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I Hear You Like Bad Girls Too

A good girl takes Lana Del Rey's relationship advice.

by
Hannah Sternberg

Bio

January 21, 2013 - 7:00 am
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Lana Del Rey doesn’t protect herself. From anything.

She is the anti-advice columnist, loving all the wrong men for all the wrong reasons and making all the old mistakes. But I think I like her for the same reason I read advice columns so furtively, almost like a nervous addict – it’s not for the advice. Whatever the columnist tells the seekers to do is whatever I would have told them, too – it’s the things that keep me from being an advice seeker myself. No, I love reading about the problems. I don’t know if it’s schadenfreude or voyeurism, or just the same pleasure in dramatic stories that I get from trashy novels or Twilight.

It’s the inverse of the pleasure I get from Jane Austen novels, in which there is one set of characters who find the neat and orderly solution to their problems by acting exactly the way they should, or learning and apologizing when they don’t. Instead, it’s like getting a peek at the lives of all the women in the backdrop of these stories who are always getting knocked up by the man the heroine believes is her one true love at first. Lana Del Rey is one of those women.

So why am I, self-proclaimed good girl and sensible dater, so seduced by the idea of living a little bit more like Lana Del Rey? Because she feels everything so keenly.

She (I should say, the character she “plays” in her songs) doesn’t live according to a careful formula for avoiding pain, bad experiences, or risk. She doesn’t follow the “rules” for obtaining her own coin-operated boy. Okay, so she pushes her rule-breaking to a fault, but there’s something to be appreciated about being unafraid of being foolish in love.

Ultimately, if you make all the right decisions, you still aren’t guaranteed a tranquil and pain-free existence — the world is too chaotic to allow for that. And while it isn’t a reason to cave into complete hedonism, it is a reason to take a few risks here and there — perhaps even emotional risks. Lana Del Rey’s retro heroine feels so keenly because she’s made herself vulnerable to feeling, and to pain. Vulnerability isn’t a simple concept and it doesn’t mean a person is weak. It means she’s not so afraid of life that she hides all her best parts behind a bristly husk. There are different kinds of vulnerability as well, and many that actually take great courage — especially certain shades of vulnerability in love. It’s possible compulsive rule-followers like me have followed our patterns more out fear than wisdom. And that’s why a good girl like me likes Lana Del Rey. A craving to be a little less wise and a little more vulnerable. A craving to be less numb. And a craving for the kind of music that is unapologetically feminine.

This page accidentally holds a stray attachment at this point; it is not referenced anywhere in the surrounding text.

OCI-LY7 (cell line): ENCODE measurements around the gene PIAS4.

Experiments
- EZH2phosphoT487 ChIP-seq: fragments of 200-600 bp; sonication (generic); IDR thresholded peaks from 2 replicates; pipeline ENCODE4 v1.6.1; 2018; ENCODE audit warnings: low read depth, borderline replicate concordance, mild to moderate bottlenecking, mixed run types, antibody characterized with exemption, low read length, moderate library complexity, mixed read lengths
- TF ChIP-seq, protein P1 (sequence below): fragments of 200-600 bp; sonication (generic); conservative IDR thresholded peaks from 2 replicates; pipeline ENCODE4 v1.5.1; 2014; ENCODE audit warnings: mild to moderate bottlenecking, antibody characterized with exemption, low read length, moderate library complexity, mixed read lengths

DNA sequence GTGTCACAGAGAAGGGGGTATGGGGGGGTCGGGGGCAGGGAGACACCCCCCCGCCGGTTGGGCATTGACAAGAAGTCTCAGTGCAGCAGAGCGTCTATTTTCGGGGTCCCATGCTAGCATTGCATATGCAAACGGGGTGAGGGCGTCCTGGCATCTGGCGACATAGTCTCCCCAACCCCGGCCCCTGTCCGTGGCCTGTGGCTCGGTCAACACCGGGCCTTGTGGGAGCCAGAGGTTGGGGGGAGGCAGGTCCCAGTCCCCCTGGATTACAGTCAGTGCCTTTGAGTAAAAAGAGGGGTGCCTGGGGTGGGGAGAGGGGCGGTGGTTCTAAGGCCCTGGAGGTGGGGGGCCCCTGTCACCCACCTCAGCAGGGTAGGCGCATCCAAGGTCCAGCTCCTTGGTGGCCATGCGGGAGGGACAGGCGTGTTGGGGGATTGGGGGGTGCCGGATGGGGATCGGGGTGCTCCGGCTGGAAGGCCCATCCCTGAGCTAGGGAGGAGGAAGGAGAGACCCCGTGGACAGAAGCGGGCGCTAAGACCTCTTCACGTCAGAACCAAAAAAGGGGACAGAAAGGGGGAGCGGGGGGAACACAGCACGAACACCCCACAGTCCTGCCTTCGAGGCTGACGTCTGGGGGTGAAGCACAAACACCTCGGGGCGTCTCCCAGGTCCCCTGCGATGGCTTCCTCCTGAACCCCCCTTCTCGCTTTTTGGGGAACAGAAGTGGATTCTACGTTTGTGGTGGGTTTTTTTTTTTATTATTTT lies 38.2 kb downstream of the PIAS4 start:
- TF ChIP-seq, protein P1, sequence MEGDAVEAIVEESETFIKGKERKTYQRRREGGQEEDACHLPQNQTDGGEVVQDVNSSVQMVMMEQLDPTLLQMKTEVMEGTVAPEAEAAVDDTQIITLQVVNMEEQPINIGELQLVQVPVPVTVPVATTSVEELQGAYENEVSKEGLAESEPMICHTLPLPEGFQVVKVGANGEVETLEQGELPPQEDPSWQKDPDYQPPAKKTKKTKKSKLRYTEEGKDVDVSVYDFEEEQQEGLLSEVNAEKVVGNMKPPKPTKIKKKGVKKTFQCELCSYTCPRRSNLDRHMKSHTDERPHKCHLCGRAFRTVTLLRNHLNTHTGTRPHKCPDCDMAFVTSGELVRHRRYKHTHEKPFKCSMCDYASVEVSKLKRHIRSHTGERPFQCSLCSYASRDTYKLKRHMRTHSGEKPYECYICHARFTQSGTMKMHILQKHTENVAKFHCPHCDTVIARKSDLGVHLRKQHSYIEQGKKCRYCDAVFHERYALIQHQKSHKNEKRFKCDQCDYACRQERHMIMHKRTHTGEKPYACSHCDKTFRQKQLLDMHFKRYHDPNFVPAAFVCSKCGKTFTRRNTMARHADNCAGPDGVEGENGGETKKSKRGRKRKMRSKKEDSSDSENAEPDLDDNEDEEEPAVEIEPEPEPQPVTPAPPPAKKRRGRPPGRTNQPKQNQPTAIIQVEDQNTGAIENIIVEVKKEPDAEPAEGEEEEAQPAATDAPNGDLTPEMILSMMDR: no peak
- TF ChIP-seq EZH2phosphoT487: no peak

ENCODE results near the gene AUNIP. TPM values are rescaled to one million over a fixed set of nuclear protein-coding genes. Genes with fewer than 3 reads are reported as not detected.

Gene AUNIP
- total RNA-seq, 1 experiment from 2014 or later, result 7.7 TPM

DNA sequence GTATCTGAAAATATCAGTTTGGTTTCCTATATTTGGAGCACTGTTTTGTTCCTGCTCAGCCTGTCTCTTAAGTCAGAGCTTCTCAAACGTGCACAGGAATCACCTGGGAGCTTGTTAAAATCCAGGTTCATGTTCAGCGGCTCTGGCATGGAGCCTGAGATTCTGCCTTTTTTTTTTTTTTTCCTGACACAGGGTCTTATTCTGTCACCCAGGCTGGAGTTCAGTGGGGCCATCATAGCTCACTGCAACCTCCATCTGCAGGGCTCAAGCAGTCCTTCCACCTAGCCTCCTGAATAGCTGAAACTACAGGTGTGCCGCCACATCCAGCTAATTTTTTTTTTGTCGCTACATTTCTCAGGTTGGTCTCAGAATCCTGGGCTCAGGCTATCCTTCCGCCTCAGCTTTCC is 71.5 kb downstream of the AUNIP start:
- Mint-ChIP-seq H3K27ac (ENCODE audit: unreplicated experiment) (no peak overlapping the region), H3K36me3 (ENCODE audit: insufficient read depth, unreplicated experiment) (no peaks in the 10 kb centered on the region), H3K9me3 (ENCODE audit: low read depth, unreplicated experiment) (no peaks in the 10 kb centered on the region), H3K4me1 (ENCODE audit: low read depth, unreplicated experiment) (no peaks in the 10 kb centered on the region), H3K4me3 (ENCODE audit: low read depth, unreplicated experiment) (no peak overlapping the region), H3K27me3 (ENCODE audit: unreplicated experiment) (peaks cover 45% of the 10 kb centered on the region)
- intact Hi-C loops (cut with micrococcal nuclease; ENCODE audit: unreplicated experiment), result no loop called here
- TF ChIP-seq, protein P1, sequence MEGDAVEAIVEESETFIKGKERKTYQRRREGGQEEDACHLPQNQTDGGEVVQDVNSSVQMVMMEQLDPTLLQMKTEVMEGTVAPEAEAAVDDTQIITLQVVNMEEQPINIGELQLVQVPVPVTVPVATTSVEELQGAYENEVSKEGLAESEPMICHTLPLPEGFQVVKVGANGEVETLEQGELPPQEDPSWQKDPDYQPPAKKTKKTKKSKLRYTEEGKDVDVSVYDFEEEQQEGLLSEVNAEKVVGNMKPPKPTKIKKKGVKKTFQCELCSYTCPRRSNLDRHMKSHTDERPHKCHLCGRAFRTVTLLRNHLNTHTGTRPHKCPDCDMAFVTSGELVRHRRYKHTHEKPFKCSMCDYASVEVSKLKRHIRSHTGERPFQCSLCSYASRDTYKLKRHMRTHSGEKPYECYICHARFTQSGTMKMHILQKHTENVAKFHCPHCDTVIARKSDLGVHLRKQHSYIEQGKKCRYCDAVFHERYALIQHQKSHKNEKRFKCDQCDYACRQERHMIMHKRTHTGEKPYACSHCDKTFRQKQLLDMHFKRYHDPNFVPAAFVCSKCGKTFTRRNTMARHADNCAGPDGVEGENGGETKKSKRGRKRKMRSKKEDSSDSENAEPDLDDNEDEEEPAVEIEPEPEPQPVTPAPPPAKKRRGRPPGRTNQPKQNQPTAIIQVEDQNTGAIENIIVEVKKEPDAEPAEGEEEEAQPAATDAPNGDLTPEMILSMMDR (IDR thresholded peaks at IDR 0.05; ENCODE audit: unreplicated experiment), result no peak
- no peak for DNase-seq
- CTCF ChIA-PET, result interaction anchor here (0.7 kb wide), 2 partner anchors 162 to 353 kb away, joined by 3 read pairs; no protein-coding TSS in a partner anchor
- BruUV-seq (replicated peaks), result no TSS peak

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Previously from Hannah Sternberg at PJ Lifestyle:

4 Keys to Harry Potter‘s Success Missing From J.K. Rowling’s New Book 

Kristen Stewart Cheats, Millennial Women Weep

Literary B-Sides: 5 of the Most Under-Rated Books from Famous Authors

Related at PJ Lifestyle:

How Today’s Young Women Learned to Sing the Truth About Hookup Culture

Grown Women Don’t Read Twilight: Here’s an Alternative (That Just Might Save America)

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Hannah Sternberg is a writer and cocktail conquistador operating out of Washington, DC. Her second novel, Bulfinch, is now available on Amazon.com in paperback and Kindle formats. Relieve your itchy fingers and click here to buy it now.
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